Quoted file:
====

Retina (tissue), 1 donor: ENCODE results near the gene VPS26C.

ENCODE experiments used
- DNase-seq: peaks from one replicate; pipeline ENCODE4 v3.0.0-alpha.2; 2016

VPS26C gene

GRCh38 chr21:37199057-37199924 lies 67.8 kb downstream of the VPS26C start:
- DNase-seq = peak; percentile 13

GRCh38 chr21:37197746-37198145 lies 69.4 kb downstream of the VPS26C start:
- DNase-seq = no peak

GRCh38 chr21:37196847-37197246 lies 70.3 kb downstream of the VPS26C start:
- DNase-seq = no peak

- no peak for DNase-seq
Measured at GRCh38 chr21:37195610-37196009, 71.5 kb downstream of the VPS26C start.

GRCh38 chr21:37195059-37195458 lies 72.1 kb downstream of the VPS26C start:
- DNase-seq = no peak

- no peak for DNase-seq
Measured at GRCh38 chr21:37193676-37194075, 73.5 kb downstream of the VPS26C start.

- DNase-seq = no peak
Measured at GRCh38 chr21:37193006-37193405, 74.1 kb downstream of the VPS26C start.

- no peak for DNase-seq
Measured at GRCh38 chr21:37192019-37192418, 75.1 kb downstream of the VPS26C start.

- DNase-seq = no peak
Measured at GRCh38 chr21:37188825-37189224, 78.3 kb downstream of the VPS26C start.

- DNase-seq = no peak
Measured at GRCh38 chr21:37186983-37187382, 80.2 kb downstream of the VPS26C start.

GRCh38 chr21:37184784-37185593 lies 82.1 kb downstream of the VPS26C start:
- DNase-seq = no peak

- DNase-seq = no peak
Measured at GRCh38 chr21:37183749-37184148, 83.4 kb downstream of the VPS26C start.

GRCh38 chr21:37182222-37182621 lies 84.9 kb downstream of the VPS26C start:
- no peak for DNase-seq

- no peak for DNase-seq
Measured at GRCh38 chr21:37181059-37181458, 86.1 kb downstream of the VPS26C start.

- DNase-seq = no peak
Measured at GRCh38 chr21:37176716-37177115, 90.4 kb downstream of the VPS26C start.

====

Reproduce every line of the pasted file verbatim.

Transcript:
Retina (tissue), 1 donor: ENCODE results near the gene VPS26C.

ENCODE experiments used
- DNase-seq: peaks from one replicate; pipeline ENCODE4 v3.0.0-alpha.2; 2016

VPS26C gene

GRCh38 chr21:37199057-37199924 lies 67.8 kb downstream of the VPS26C start:
- DNase-seq = peak; percentile 13

GRCh38 chr21:37197746-37198145 lies 69.4 kb downstream of the VPS26C start:
- DNase-seq = no peak

GRCh38 chr21:37196847-37197246 lies 70.3 kb downstream of the VPS26C start:
- DNase-seq = no peak

- no peak for DNase-seq
Measured at GRCh38 chr21:37195610-37196009, 71.5 kb downstream of the VPS26C start.

GRCh38 chr21:37195059-37195458 lies 72.1 kb downstream of the VPS26C start:
- DNase-seq = no peak

- no peak for DNase-seq
Measured at GRCh38 chr21:37193676-37194075, 73.5 kb downstream of the VPS26C start.

- DNase-seq = no peak
Measured at GRCh38 chr21:37193006-37193405, 74.1 kb downstream of the VPS26C start.

- no peak for DNase-seq
Measured at GRCh38 chr21:37192019-37192418, 75.1 kb downstream of the VPS26C start.

- DNase-seq = no peak
Measured at GRCh38 chr21:37188825-37189224, 78.3 kb downstream of the VPS26C start.

- DNase-seq = no peak
Measured at GRCh38 chr21:37186983-37187382, 80.2 kb downstream of the VPS26C start.

GRCh38 chr21:37184784-37185593 lies 82.1 kb downstream of the VPS26C start:
- DNase-seq = no peak

- DNase-seq = no peak
Measured at GRCh38 chr21:37183749-37184148, 83.4 kb downstream of the VPS26C start.

GRCh38 chr21:37182222-37182621 lies 84.9 kb downstream of the VPS26C start:
- no peak for DNase-seq

- no peak for DNase-seq
Measured at GRCh38 chr21:37181059-37181458, 86.1 kb downstream of the VPS26C start.

- DNase-seq = no peak
Measured at GRCh38 chr21:37176716-37177115, 90.4 kb downstream of the VPS26C start.